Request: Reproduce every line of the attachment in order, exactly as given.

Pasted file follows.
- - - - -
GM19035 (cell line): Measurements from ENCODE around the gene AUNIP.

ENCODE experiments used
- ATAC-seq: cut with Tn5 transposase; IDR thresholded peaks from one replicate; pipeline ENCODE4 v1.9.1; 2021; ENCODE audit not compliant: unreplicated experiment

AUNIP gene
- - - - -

GM19035 (cell line): Measurements from ENCODE around the gene AUNIP.

ENCODE experiments used
- ATAC-seq: cut with Tn5 transposase; IDR thresholded peaks from one replicate; pipeline ENCODE4 v1.9.1; 2021; ENCODE audit not compliant: unreplicated experiment

AUNIP gene